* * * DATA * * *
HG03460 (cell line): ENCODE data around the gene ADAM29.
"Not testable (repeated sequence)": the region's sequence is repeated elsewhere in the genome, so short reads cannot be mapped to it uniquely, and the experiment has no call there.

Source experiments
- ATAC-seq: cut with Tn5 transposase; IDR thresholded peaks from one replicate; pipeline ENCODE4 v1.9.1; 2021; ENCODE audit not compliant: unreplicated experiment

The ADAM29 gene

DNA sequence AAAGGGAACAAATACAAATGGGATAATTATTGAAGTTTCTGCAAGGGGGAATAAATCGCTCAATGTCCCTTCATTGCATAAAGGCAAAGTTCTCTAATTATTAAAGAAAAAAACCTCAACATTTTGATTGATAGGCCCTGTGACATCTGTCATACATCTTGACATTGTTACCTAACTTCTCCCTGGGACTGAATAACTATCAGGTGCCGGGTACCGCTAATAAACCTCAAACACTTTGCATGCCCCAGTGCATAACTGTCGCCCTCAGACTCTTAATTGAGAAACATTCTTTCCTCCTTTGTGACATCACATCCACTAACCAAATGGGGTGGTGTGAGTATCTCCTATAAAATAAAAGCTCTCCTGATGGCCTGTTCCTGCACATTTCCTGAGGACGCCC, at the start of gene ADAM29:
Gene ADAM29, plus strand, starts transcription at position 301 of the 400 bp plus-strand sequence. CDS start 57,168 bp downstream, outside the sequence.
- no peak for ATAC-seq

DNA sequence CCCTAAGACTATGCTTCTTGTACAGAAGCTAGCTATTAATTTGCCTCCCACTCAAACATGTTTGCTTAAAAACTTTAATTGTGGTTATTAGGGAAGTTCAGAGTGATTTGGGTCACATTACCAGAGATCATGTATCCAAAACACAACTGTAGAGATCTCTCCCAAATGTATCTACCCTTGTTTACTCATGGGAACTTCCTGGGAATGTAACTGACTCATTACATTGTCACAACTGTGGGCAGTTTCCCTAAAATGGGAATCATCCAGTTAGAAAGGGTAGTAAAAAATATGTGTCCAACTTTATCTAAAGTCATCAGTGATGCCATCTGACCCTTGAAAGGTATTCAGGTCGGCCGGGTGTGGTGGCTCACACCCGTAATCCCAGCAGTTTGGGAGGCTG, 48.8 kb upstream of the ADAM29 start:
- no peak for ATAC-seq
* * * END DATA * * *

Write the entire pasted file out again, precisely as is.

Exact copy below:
HG03460 (cell line): ENCODE data around the gene ADAM29.
"Not testable (repeated sequence)": the region's sequence is repeated elsewhere in the genome, so short reads cannot be mapped to it uniquely, and the experiment has no call there.

Source experiments
- ATAC-seq: cut with Tn5 transposase; IDR thresholded peaks from one replicate; pipeline ENCODE4 v1.9.1; 2021; ENCODE audit not compliant: unreplicated experiment

The ADAM29 gene

DNA sequence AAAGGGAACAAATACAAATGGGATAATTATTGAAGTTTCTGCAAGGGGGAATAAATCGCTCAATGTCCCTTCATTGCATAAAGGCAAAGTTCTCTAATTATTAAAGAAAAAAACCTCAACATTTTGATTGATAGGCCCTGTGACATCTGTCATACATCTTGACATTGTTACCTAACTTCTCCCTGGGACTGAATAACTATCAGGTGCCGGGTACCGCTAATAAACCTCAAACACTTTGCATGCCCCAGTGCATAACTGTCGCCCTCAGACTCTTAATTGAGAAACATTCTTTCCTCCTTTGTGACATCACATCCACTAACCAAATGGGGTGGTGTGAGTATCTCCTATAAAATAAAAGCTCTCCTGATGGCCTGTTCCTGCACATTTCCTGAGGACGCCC, at the start of gene ADAM29:
Gene ADAM29, plus strand, starts transcription at position 301 of the 400 bp plus-strand sequence. CDS start 57,168 bp downstream, outside the sequence.
- no peak for ATAC-seq

DNA sequence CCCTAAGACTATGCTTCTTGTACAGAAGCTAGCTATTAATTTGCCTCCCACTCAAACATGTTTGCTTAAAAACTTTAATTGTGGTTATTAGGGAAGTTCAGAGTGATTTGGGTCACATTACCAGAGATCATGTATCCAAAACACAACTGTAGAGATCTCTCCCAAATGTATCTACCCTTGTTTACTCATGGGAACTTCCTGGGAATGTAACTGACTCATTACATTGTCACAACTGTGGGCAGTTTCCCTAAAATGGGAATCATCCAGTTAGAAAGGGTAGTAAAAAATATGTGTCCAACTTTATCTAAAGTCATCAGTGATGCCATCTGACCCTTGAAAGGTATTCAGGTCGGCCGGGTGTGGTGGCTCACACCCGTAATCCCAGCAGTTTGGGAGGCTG, 48.8 kb upstream of the ADAM29 start:
- no peak for ATAC-seq